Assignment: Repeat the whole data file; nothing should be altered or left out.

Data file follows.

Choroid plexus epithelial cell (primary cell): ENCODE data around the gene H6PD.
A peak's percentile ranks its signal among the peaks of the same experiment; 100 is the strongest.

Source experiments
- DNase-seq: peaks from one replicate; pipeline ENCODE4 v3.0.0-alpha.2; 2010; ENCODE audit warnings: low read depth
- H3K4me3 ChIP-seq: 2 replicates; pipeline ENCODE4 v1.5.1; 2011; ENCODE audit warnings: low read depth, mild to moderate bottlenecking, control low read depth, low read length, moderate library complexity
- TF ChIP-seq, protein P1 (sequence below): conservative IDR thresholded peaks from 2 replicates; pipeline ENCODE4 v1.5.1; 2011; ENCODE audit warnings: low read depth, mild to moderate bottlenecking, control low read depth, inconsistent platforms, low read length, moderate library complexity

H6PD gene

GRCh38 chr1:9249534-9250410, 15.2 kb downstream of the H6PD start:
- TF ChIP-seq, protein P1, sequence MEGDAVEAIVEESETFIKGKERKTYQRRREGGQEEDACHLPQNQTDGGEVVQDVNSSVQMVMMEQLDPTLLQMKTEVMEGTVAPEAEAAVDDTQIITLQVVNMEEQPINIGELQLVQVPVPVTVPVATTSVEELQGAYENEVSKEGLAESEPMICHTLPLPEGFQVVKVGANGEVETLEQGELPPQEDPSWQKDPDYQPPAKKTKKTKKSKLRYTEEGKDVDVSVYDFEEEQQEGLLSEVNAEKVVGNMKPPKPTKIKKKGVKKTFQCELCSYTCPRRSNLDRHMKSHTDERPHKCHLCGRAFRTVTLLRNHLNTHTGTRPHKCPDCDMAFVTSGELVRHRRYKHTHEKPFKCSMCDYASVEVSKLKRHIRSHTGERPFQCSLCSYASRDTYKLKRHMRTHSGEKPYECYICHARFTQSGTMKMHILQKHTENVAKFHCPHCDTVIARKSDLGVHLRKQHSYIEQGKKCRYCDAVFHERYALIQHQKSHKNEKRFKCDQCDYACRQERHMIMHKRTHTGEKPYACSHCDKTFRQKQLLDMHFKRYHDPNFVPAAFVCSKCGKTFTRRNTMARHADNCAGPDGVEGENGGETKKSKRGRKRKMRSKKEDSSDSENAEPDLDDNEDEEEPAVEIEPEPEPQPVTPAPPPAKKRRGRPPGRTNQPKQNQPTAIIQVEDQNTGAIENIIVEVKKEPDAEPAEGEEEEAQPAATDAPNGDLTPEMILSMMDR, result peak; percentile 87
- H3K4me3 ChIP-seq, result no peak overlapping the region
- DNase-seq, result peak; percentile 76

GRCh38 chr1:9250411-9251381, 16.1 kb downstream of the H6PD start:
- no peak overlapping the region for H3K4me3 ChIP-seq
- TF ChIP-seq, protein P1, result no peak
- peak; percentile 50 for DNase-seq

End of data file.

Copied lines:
Choroid plexus epithelial cell (primary cell): ENCODE data around the gene H6PD.
A peak's percentile ranks its signal among the peaks of the same experiment; 100 is the strongest.

Source experiments
- DNase-seq: peaks from one replicate; pipeline ENCODE4 v3.0.0-alpha.2; 2010; ENCODE audit warnings: low read depth
- H3K4me3 ChIP-seq: 2 replicates; pipeline ENCODE4 v1.5.1; 2011; ENCODE audit warnings: low read depth, mild to moderate bottlenecking, control low read depth, low read length, moderate library complexity
- TF ChIP-seq, protein P1 (sequence below): conservative IDR thresholded peaks from 2 replicates; pipeline ENCODE4 v1.5.1; 2011; ENCODE audit warnings: low read depth, mild to moderate bottlenecking, control low read depth, inconsistent platforms, low read length, moderate library complexity

H6PD gene

GRCh38 chr1:9249534-9250410, 15.2 kb downstream of the H6PD start:
- TF ChIP-seq, protein P1, sequence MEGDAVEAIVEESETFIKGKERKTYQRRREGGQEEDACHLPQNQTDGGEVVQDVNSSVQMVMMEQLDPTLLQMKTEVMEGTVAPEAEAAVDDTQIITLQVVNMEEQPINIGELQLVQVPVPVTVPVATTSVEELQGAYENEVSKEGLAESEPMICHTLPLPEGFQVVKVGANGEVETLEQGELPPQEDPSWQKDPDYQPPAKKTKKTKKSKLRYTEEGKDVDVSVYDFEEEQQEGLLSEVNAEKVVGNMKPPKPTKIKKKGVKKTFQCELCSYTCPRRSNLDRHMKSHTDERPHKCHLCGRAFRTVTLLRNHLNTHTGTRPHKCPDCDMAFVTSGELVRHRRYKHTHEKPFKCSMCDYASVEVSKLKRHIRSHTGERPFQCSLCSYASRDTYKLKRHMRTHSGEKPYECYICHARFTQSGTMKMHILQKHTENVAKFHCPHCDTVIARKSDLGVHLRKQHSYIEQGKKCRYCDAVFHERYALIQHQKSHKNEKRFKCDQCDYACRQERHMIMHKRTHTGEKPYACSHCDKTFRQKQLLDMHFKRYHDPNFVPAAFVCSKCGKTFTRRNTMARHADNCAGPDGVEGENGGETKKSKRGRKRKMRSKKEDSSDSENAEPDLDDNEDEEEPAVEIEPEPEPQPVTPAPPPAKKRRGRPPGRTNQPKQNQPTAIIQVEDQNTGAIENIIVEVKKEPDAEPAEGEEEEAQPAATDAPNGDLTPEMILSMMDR, result peak; percentile 87
- H3K4me3 ChIP-seq, result no peak overlapping the region
- DNase-seq, result peak; percentile 76

GRCh38 chr1:9250411-9251381, 16.1 kb downstream of the H6PD start:
- no peak overlapping the region for H3K4me3 ChIP-seq
- TF ChIP-seq, protein P1, result no peak
- peak; percentile 50 for DNase-seq